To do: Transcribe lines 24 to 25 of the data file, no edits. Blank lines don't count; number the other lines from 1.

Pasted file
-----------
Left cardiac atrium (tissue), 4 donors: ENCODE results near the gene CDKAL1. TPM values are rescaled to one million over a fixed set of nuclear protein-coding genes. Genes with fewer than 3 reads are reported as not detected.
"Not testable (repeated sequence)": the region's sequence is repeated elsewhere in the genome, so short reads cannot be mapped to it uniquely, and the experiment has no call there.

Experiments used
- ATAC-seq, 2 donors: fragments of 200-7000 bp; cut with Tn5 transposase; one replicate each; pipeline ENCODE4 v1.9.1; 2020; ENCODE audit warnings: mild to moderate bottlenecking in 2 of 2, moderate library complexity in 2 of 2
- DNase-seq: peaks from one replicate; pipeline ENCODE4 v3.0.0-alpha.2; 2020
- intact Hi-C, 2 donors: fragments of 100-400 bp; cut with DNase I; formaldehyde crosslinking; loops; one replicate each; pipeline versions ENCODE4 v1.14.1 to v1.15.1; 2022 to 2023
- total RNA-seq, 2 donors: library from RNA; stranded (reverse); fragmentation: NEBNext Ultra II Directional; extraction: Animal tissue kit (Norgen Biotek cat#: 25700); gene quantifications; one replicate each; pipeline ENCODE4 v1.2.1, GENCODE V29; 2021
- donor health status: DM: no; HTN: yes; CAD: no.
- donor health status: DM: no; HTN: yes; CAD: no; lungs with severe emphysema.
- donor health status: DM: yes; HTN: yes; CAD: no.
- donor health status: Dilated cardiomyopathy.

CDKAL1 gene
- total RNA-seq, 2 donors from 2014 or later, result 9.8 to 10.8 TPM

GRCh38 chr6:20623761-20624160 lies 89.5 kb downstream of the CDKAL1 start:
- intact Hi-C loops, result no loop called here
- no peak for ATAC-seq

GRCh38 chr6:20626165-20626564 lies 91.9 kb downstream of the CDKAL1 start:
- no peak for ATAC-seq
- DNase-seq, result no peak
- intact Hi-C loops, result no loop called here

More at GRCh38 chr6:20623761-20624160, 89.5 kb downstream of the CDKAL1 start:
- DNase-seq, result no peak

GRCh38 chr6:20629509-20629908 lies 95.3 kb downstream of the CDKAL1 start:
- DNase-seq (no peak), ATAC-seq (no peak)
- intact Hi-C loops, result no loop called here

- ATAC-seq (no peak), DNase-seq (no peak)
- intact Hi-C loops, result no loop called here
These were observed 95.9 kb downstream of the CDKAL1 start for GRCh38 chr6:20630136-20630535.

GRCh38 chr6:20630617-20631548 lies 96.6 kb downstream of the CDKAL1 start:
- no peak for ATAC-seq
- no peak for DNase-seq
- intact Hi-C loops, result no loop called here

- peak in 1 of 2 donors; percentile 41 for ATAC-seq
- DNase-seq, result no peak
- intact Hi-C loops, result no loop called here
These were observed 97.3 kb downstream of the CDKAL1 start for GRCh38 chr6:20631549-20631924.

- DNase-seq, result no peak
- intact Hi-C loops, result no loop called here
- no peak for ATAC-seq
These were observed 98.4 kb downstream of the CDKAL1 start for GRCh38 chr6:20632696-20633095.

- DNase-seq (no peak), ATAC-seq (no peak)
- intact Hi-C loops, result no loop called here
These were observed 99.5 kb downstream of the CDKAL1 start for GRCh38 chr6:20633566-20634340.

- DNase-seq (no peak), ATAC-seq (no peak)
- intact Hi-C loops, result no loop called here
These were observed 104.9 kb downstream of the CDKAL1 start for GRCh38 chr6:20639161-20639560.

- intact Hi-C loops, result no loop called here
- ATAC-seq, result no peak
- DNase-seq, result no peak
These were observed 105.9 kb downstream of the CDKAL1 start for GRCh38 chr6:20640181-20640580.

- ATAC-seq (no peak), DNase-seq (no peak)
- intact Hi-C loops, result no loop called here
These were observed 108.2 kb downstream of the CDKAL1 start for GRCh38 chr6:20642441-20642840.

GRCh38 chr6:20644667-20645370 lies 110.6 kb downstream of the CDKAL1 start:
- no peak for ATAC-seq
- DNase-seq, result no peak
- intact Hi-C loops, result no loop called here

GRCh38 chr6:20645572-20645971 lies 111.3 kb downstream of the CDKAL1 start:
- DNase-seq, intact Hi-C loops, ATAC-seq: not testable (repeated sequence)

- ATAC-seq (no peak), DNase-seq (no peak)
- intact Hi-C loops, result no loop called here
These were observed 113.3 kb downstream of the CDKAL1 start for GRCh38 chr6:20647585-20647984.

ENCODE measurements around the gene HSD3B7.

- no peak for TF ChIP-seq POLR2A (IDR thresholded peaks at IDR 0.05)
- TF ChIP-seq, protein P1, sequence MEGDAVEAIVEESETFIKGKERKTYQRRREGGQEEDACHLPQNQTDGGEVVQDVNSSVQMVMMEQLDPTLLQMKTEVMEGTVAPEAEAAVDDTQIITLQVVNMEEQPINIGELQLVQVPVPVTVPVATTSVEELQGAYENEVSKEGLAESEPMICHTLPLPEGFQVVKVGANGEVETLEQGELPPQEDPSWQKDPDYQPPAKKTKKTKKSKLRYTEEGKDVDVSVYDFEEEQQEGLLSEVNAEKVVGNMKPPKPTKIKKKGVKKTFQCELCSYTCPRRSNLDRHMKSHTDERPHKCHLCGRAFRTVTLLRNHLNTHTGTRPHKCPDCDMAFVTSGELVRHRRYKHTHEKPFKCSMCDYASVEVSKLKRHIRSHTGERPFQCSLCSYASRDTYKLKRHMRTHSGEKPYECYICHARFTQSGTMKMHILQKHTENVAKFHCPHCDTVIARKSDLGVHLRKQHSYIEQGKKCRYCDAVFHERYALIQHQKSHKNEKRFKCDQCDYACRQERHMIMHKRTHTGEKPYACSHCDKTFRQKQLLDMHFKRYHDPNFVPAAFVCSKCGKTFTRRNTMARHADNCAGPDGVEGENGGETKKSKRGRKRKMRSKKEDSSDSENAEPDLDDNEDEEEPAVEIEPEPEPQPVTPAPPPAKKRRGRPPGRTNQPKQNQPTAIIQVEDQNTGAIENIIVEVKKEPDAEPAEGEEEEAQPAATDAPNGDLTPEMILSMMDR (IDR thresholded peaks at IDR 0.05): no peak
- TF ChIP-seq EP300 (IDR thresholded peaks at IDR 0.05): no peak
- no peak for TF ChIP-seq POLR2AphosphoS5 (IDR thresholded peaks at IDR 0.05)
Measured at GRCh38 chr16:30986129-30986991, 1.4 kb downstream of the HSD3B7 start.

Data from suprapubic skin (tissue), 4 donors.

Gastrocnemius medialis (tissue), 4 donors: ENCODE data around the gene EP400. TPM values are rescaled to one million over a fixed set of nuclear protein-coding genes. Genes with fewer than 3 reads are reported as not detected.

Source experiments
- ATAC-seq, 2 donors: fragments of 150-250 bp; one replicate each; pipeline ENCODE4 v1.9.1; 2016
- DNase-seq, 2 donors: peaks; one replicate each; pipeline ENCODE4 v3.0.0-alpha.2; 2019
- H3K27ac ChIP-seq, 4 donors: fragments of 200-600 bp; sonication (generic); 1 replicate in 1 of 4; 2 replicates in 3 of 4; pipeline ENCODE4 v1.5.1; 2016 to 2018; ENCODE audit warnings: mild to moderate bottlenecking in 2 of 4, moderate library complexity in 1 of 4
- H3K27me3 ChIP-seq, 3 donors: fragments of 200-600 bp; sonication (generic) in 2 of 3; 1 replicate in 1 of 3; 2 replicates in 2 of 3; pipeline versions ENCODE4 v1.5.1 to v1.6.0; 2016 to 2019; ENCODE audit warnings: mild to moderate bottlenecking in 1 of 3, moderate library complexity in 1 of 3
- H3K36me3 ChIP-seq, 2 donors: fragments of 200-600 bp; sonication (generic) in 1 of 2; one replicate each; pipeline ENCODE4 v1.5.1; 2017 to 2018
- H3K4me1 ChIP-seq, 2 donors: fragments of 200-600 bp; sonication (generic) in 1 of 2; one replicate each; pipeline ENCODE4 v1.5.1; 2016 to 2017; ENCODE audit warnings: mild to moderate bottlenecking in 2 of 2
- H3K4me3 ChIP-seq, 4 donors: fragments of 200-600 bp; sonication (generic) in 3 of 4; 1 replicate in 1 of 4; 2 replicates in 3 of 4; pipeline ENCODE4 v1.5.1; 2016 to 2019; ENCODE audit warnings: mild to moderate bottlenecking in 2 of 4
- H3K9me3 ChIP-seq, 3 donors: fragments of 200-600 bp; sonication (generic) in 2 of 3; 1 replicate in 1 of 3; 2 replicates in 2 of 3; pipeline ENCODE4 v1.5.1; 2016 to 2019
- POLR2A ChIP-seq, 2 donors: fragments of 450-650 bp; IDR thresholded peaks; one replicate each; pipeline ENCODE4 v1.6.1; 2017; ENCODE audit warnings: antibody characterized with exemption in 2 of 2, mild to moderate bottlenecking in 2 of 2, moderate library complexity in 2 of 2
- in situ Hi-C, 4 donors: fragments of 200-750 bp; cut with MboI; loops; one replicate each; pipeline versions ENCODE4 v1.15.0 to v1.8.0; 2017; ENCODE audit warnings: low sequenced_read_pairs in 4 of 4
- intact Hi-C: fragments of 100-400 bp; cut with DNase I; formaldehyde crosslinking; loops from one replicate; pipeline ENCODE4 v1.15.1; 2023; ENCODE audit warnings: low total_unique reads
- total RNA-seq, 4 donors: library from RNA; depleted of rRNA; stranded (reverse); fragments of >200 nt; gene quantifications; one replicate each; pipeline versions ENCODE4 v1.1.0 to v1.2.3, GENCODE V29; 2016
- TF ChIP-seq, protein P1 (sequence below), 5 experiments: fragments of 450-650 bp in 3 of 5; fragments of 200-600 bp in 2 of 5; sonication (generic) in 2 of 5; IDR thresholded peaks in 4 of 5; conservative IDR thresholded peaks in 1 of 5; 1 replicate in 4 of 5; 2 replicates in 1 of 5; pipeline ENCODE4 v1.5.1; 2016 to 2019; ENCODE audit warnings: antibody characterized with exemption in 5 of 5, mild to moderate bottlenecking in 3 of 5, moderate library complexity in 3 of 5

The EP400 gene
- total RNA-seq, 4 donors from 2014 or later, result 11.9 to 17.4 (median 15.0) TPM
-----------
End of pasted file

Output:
- DNase-seq (no peak), ATAC-seq (no peak)
- intact Hi-C loops, result no loop called here